As time went on, these hand produced goods would have also been made to take to local markets, whereupon the expertise of the maker would enable these products to be sold or traded.

Plants to textiles

There are numerous plants both from the land and in the water that have been and are used today for producing some type of textile. It helps to remember not all textiles are utilised into clothing. For example, bags, handles, cloths, matting, rugs, to name just a few.

This is without considering items that combine some kind of plant fibre that you may not be aware of, or take for granted like bandages or webbing for upholstery.

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Some plant based textiles are more common than others and some are newly formed. Others have been used for generations. Below are a few commonly known plants made into textiles but some that are lesser known.

Cotton: versatile and comfortable, cotton is grown all over the world. It is produced from the pods of the cotton plant and suitable for a variety of uses in textiles. When the bolls (pods) mature they break open and the fluffy cotton fibres are revealed.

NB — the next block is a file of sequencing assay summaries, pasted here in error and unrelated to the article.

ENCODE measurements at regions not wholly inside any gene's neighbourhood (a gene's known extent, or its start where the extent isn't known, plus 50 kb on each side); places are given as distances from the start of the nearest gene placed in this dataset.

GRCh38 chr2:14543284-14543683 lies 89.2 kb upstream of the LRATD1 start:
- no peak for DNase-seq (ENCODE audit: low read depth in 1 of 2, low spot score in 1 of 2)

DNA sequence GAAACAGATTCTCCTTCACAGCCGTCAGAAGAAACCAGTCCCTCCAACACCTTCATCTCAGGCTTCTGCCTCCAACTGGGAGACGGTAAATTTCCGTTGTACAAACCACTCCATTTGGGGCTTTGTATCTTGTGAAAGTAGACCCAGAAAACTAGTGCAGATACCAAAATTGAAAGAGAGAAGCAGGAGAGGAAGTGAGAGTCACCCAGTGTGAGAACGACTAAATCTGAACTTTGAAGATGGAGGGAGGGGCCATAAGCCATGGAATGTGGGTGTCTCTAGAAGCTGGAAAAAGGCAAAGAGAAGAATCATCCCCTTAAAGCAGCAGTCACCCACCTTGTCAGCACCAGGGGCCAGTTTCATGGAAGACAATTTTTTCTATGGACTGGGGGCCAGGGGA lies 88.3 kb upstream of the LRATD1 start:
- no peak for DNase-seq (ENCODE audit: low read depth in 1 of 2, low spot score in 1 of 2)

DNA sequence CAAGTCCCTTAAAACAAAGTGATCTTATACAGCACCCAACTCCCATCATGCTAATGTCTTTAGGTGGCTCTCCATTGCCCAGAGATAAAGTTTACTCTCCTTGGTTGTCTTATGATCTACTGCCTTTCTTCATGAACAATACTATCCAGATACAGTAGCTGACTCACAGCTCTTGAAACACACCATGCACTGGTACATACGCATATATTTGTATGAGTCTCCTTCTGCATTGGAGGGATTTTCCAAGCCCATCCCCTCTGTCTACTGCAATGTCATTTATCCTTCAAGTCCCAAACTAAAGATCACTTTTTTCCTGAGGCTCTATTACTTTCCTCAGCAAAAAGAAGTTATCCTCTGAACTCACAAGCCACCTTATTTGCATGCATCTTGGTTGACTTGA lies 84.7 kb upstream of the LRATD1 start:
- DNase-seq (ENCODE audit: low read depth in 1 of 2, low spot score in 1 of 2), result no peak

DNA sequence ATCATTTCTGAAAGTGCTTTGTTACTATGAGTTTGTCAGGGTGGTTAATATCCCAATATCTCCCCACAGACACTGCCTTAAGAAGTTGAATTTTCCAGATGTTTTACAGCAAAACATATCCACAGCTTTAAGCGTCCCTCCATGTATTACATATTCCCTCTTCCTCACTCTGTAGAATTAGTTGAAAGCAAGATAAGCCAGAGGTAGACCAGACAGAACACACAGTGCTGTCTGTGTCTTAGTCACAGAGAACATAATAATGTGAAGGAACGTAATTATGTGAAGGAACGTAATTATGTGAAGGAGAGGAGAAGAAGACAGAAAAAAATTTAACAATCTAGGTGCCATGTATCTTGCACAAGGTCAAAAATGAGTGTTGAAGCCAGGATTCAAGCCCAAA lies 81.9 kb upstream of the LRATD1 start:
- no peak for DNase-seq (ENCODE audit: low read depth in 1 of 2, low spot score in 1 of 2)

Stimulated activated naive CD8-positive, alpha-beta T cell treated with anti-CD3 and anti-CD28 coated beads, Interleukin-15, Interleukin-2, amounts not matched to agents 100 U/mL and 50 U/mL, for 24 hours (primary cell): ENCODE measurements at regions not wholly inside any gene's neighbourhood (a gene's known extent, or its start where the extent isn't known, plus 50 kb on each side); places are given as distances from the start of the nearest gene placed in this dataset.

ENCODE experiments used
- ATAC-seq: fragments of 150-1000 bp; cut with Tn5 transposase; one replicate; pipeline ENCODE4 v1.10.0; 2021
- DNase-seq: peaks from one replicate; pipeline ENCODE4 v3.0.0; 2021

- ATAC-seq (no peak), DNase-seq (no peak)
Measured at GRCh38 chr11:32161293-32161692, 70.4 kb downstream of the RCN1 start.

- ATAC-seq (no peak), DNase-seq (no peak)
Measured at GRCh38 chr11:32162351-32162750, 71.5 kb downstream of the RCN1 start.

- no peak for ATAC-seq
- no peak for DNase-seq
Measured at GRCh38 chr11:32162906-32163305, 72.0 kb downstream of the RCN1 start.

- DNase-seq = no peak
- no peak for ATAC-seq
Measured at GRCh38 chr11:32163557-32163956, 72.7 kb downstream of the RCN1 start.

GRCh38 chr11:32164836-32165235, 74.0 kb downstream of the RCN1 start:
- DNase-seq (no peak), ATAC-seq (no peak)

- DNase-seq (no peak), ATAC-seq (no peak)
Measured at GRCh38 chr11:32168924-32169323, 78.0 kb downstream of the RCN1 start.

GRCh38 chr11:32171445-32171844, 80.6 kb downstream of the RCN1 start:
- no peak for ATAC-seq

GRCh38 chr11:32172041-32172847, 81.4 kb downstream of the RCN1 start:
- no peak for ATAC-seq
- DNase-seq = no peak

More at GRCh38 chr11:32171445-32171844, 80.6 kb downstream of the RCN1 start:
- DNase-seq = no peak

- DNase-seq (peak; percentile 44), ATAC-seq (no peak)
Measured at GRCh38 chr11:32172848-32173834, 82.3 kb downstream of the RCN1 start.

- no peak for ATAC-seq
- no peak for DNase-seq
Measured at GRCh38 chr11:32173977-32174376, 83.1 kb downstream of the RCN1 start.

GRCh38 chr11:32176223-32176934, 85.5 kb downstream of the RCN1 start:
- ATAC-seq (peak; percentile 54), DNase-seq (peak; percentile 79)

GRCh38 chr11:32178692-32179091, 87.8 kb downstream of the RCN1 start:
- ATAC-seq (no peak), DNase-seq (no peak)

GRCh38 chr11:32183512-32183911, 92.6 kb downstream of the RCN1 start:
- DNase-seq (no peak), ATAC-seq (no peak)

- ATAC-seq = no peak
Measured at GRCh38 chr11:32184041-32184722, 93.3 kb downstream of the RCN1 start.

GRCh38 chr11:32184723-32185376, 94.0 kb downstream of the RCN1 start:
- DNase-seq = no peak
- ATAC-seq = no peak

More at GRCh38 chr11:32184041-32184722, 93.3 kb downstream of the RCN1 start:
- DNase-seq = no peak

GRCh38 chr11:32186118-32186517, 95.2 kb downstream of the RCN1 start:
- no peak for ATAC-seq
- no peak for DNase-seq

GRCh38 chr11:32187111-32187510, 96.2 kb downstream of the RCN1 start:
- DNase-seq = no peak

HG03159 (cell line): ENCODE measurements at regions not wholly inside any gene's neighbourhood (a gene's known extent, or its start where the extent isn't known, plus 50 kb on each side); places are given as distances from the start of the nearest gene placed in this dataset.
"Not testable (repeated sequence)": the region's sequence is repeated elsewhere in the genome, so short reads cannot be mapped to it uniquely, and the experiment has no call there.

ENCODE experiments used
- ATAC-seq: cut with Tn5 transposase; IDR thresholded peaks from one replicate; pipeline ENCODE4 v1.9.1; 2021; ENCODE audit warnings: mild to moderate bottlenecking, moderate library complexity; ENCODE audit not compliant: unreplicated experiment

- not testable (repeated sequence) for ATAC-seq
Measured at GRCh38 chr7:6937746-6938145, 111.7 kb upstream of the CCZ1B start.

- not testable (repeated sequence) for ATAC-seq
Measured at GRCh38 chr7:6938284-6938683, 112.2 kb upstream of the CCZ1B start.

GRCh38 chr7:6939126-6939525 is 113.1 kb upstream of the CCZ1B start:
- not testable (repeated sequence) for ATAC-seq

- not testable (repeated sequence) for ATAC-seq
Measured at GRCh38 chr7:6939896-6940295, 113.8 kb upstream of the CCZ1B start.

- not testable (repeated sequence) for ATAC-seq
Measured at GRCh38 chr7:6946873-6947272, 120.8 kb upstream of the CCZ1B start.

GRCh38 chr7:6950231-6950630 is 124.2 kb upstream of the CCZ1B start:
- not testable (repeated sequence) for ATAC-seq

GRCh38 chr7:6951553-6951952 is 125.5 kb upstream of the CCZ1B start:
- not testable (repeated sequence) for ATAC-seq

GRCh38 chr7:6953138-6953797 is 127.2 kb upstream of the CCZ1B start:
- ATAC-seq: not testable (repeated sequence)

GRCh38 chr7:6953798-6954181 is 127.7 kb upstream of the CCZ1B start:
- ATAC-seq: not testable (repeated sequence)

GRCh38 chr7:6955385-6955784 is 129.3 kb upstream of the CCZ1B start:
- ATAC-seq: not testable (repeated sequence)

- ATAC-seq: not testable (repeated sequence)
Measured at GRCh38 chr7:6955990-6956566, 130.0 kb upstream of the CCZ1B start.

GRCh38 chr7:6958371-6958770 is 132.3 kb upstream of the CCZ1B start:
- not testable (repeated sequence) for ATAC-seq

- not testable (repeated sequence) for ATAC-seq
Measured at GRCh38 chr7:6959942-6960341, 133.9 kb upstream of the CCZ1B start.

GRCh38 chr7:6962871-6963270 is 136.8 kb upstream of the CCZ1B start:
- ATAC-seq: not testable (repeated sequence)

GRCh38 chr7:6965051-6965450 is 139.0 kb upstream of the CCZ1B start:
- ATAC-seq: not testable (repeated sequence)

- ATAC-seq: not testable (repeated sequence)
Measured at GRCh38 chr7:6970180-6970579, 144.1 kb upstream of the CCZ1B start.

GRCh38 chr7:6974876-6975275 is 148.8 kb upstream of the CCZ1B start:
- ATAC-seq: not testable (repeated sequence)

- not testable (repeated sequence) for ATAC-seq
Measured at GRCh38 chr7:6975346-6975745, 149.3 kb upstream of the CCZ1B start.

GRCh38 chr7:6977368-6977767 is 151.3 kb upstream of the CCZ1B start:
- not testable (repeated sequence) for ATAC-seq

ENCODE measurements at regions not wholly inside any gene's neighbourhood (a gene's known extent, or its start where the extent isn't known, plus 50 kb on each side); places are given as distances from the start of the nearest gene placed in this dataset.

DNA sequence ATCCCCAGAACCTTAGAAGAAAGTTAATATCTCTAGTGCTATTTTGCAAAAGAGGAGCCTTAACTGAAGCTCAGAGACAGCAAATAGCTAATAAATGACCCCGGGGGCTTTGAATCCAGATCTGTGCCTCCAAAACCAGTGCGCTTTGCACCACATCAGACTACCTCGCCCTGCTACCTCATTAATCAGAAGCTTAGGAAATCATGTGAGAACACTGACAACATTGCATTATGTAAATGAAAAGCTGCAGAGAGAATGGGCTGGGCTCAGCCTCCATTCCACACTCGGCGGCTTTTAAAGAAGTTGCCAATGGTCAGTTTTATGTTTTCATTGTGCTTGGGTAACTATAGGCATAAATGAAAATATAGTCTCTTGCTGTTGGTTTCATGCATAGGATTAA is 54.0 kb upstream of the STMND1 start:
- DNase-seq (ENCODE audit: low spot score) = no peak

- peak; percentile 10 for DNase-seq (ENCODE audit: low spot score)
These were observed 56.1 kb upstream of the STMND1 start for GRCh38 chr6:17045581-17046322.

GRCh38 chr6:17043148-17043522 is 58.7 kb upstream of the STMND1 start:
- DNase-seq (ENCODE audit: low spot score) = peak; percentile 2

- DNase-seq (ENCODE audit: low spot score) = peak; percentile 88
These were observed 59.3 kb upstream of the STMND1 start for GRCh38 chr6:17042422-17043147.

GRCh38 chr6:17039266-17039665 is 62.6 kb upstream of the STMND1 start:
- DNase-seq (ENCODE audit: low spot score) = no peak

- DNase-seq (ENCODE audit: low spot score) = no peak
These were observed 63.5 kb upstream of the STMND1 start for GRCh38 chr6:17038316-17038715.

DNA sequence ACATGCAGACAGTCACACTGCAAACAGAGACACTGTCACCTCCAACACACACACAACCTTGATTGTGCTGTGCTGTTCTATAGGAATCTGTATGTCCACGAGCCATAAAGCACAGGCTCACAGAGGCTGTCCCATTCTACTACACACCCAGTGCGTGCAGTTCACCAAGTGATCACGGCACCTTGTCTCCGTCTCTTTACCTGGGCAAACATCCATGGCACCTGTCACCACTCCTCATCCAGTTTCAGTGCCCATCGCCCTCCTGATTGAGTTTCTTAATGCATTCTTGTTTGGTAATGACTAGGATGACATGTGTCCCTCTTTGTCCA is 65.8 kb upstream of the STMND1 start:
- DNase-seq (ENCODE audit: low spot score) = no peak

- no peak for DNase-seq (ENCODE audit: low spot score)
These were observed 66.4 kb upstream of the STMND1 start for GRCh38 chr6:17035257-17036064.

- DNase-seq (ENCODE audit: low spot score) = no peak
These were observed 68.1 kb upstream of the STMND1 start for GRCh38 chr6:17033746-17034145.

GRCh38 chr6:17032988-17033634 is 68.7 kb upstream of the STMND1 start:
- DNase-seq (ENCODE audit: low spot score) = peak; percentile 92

The process of ‘ginning’ extracts the seeds from the pods. Although once completed by hand, it is now mechanically achieved. After washing and combing, if you were to complete the process by hand, the cotton would need to be spun.

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Any dyeing would take place and then woven into a fabric to be made into a variety of products, garments or threads for sewing. The benefit of cotton is its wide range of uses due to being biodegradable, strong, hypoallergenic and naturally sustainable.

Natural wrinkling when made into fabric can be a disadvantage along with the unethical employment that occurs in some countries although this, thankfully, is gradually changing.

Hemp: another versatile and natural fibre, hemp has been used for generations for clothing, rope and sails. It is sustainable, resistant to many pests and grows at a rapid rate. However, it does have a stigma attached due to it being made from the stem of the hemp plant (Cannabis sativa).

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Due to the fibres it does not insulate well, ideal for clothes for keeping cool. It can be woven into yarn for knitting and weaving, fibres to fill items, made into tape for bag handles and straps, or blended with cotton and elastane into jersey fabrics. Being strong, it is also woven into canvas, denim and twill.

Bamboo: the largest grass and very fast growing. Its capability of regenerating after cutting saves the need for replanting, providing a continuous supply. Bamboo fibre creates a soft fabric. It is 100% biodegradable so very kind to the planet. It is used in sportswear, underwear and can be made into headwear for people who have sensitive skin or have lost their hair due to alopecia or cancer.

Flax: Linen is derived from the stem of flax. When woven it is stronger than cotton which makes it long lasting. However, it wrinkles easily, is susceptible to shrinking and more expensive than cotton.